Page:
Notes from September Meeting

Notes from Koshland Art of Teaching Writing Seminar Monthly Meeting on 9/19/19:

-Getting googled? Same username for class WordPress website as for this site – fear of students seeing our seminar posts on teaching
-Possible solution: use a different name when posting on this site

-How many people use the wordpress site? Students might not be checking in the website very much. Analytics give some clue but not much. Sometimes you have to post on bCourses AND the website (the former for readings, so you’re not publicly sharing copyrighted stuff). recommends exposing your students to the website in class (projecting homework, assignments, etc).

-Afraid students aren’t reading comments on their paper – suggests handing out comments five minutes before class and writing an exit ticket on what advice is most available to them before leaving class.

-Diagnostic essays problem:
the majority of the diagnostic essays are summary! Even though has taken care to make sure that they know that they’re not supposed to summarize. Someone suggests giving one-on-one feedback. Or, break down assignments into summary and argument components so that they don’t just get stuck on the summary. Talk about the distinction between “form” and “content” – some students get this faster than others. Breaking the argument into the “how” and “what” and “why” (the form, what’s going on in the text, and why it’s happening) is a good way for them to think beyond pure summary. Also, reading sample student essays.

Related problem:
to grade or not to grade diagnostic essays? Don’t want to stress out students, but also want them to realize that there are issues in their paper. mentions that diagnostic essays in the English department are not graded. suggests asking them to write a reflection on the diagnostic essay and comments and make goals for the semester, and retroactively reflect at the end of the semester about their progress.

Common Pitfalls in student essays:
argument in the last paragraph, generalizations, “since the dawn of time,” diction, syntax, juxtapositions, binary oppositions—they don’t talk about effect on meaning. Helpful phrase: “identification does not an argument make”—tough to figure out –is this close reading?

Possible solutions to Common Pitfalls problem:
: “Is this close reading?” handout with examples has made up—label things e.g. identification of examples, definitions.
Another option from : devious decoy deadline—have them say the paper is due on a certain day, go over common pitfalls, have them go over them and then turn in on next day. Use examples of close readings vs over-generalizations and not close-readings.

Issues with preparation of classes and work flow when teaching solo and
Possible solutions:
-Student presentations, sheet of activities when you don’t know what to do eg. affect inquiry cards, splitting up readings in pages and —use the materials of others,
-interactive activity: low-labor cost for teacher but high-yield for students. Eg. affect inquiry cards—good for suggestive stories—one side of the index card they put the affect, and on the other side they put a question (they are anonymous)—if you got your own, pretend it’s not your own—and then pair and share—what did you hear, what did you notice, then open up to a group discussion—another version with a quote on one side and question on the other—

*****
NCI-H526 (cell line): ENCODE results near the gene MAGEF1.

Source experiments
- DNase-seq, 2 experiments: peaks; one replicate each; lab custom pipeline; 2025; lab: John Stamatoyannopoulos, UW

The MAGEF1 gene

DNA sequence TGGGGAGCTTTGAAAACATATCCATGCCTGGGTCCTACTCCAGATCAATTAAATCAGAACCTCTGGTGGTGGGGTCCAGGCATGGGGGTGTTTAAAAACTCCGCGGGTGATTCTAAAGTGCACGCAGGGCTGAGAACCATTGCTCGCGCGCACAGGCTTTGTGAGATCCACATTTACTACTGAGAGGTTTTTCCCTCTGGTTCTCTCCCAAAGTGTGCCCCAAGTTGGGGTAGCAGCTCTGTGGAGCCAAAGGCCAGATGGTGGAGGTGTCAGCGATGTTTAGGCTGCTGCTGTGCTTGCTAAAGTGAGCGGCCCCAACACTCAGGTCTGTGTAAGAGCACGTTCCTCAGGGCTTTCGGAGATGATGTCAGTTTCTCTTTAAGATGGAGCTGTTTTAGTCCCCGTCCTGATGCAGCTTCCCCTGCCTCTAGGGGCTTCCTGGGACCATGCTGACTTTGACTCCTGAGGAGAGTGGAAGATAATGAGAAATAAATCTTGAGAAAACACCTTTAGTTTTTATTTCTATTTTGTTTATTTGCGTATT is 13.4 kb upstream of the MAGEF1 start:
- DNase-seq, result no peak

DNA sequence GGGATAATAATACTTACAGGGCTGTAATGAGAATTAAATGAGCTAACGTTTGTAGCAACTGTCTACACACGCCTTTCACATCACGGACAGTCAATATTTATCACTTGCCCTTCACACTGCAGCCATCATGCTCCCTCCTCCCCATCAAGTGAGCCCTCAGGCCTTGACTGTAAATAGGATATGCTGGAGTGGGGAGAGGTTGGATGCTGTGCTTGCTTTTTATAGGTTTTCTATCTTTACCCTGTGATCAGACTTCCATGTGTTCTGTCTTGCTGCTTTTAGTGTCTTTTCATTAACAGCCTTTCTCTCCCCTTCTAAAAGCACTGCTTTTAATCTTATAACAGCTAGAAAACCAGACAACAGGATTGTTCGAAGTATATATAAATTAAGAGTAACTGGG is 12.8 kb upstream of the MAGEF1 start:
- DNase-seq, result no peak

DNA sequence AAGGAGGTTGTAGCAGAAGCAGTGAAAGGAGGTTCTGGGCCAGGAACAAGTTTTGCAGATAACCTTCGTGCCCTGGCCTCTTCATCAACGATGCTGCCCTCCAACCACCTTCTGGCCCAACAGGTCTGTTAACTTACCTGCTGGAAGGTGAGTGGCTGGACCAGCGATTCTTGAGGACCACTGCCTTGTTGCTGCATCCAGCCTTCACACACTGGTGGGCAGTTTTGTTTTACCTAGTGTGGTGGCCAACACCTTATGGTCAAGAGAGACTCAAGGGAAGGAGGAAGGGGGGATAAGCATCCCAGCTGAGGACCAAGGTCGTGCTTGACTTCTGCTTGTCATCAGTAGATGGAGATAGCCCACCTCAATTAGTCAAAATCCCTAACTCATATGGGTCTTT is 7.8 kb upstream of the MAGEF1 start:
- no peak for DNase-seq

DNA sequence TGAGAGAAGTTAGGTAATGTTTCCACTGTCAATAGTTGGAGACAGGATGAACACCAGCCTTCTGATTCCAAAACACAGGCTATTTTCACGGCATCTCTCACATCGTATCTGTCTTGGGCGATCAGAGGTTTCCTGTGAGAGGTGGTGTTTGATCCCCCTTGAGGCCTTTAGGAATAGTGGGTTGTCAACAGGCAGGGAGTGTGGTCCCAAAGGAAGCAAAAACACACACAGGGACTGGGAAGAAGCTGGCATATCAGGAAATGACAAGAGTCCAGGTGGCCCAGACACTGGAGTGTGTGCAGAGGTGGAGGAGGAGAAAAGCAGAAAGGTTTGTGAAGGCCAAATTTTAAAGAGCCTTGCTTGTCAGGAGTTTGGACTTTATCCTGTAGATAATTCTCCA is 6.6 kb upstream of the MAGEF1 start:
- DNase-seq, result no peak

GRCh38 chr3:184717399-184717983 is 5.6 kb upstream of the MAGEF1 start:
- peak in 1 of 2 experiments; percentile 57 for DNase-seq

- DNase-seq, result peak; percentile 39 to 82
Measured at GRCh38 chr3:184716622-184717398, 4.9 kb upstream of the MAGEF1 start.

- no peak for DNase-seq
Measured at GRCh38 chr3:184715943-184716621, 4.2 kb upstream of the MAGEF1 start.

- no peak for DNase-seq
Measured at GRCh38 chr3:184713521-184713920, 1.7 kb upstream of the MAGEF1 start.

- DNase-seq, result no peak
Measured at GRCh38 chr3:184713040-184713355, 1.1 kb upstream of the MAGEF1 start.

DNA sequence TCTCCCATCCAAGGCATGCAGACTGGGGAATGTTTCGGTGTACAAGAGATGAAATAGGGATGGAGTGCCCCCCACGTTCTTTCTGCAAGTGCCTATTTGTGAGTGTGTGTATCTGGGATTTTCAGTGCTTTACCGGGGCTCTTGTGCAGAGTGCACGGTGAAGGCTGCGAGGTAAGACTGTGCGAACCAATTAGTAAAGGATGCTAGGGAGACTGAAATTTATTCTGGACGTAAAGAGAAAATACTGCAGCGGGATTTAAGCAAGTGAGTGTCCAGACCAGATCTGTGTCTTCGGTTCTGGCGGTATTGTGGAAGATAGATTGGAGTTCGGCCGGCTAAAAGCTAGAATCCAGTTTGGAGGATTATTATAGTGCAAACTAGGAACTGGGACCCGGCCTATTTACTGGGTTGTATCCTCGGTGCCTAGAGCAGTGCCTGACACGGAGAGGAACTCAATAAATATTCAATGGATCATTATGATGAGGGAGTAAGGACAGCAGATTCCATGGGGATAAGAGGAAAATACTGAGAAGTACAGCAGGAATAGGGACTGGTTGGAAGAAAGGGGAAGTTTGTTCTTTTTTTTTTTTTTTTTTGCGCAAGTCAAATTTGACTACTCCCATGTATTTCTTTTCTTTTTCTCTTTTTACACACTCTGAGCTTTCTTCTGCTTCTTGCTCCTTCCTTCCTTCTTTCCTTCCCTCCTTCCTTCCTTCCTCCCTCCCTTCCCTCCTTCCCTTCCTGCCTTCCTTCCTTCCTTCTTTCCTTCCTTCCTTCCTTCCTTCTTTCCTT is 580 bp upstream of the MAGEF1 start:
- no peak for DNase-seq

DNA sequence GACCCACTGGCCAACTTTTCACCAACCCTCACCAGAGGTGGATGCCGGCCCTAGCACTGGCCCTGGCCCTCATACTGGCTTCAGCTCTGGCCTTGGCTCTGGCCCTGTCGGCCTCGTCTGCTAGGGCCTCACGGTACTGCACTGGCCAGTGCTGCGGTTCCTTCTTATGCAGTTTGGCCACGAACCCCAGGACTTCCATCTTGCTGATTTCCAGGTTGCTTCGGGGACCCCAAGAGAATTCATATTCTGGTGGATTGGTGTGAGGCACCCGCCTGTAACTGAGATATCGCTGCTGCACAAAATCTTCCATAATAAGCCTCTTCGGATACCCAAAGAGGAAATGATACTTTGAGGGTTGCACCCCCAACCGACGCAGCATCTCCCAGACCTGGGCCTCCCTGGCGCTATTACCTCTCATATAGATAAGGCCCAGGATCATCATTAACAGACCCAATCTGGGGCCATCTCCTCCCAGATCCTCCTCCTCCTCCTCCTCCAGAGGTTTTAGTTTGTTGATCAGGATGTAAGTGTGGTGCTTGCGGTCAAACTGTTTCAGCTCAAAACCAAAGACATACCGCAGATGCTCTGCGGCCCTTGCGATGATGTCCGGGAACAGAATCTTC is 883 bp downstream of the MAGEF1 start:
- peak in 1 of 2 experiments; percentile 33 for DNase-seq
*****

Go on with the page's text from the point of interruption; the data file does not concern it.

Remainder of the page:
-other activity—each student writes down question, they use it as a discussion question, people answer, and then when they feel like it’s time to move on they call on someone else-
-another activity-divide room into 3-4 positions on a text, they choose, people explain their positions, and then they can decide whether to change positions after hearing other students and they discuss along the way, also exit tickets.
-Close-reading activity—3-4 groups, preassigned to small segment of pages in book and present about one aspect of the texts. For example: language and violence–, language and sthing else, also, small group discussions (a waste of time?)
–we shouldn’t be reinventing the wheel!—can add people to comp lit resources

Another issue: How to make small group discussions meaningful?:
Possible solutions:
-make them accountable in those small groups: Have them write something down, or work in shared google doc and you can look to see what they’re doing—make it related to a small task (there’s an end goal), have them create questions, have them be responsible for lines of a poem—helping shape what happens later in group discussions,
-give roles: written, oral, keeping time etc…,
-or jigsaw groups—each group gets passage they discuss, or by theme, literary device, and then form groups with one person from each group and then they report back, in large group discussion—when one group talks about something that another group finds interesting, they can jump in and begin after.
-or have them post about readings ahead of time, and then you can reference what they wrote in class—they feel complimented and you know they’ll have something to say.
–also, quickwrites are good—about a question, or about a definition of word: what is a medium?
—or pair writing—gave question, and between the two of the people, produce a paragraph—they are more careful about word choice, etc.., you can add a reflection afterward,–ask them “how what and why” in their own writing, in future paired groups can share with class, or post,

-Other issue: How to get people who don’t talk to talk?
—asking them to talk, or when you’re overhearing you can ask them to bring up good comments and tell them to mention
-Inclusivity in the classroom—a thread in the conversation—go around group and say one thing someone else said they are interested in sharing, or please share one thing someone said during the class—and it’s an organic summary of the class, and have them credit each other–

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